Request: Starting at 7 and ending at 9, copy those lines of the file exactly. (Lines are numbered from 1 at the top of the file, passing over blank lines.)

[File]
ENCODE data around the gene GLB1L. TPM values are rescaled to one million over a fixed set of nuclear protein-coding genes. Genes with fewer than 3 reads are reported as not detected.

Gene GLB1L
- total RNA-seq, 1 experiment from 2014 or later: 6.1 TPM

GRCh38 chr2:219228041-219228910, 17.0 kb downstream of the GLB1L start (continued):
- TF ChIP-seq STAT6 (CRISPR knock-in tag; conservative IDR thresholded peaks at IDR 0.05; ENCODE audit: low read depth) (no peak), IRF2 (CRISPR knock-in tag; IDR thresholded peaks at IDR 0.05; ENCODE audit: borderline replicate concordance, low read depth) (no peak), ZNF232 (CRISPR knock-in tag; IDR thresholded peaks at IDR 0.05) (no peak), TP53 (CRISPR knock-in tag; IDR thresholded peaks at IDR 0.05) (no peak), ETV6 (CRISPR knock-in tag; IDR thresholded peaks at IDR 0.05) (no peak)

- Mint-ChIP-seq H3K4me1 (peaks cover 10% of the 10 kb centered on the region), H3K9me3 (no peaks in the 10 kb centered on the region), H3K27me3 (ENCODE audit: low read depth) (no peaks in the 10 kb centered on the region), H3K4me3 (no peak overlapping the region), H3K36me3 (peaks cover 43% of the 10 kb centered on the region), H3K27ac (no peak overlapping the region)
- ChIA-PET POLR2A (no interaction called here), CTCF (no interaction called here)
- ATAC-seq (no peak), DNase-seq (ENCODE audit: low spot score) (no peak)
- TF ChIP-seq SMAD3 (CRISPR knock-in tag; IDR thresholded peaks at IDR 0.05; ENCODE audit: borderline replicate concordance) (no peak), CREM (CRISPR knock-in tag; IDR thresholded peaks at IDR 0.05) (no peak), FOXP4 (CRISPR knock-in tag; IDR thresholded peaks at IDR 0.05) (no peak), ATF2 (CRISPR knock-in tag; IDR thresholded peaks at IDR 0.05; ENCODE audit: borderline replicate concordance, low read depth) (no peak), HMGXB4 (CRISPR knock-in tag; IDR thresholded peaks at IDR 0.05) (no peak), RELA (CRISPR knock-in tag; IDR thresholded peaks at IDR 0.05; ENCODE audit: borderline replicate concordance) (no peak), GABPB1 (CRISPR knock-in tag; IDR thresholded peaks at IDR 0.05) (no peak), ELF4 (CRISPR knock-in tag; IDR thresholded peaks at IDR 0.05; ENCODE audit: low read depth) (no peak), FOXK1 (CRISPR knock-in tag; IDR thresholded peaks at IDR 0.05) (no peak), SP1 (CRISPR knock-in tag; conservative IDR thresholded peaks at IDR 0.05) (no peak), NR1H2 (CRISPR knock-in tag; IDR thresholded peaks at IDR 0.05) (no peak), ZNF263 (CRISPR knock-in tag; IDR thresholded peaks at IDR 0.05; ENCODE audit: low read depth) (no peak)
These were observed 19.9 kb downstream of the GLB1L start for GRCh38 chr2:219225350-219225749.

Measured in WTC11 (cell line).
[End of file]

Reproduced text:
- ChIA-PET POLR2A (no interaction called here), CTCF (no interaction called here)
- ATAC-seq (no peak), DNase-seq (ENCODE audit: low spot score) (no peak)
- TF ChIP-seq SMAD3 (CRISPR knock-in tag; IDR thresholded peaks at IDR 0.05; ENCODE audit: borderline replicate concordance) (no peak), CREM (CRISPR knock-in tag; IDR thresholded peaks at IDR 0.05) (no peak), FOXP4 (CRISPR knock-in tag; IDR thresholded peaks at IDR 0.05) (no peak), ATF2 (CRISPR knock-in tag; IDR thresholded peaks at IDR 0.05; ENCODE audit: borderline replicate concordance, low read depth) (no peak), HMGXB4 (CRISPR knock-in tag; IDR thresholded peaks at IDR 0.05) (no peak), RELA (CRISPR knock-in tag; IDR thresholded peaks at IDR 0.05; ENCODE audit: borderline replicate concordance) (no peak), GABPB1 (CRISPR knock-in tag; IDR thresholded peaks at IDR 0.05) (no peak), ELF4 (CRISPR knock-in tag; IDR thresholded peaks at IDR 0.05; ENCODE audit: low read depth) (no peak), FOXK1 (CRISPR knock-in tag; IDR thresholded peaks at IDR 0.05) (no peak), SP1 (CRISPR knock-in tag; conservative IDR thresholded peaks at IDR 0.05) (no peak), NR1H2 (CRISPR knock-in tag; IDR thresholded peaks at IDR 0.05) (no peak), ZNF263 (CRISPR knock-in tag; IDR thresholded peaks at IDR 0.05; ENCODE audit: low read depth) (no peak)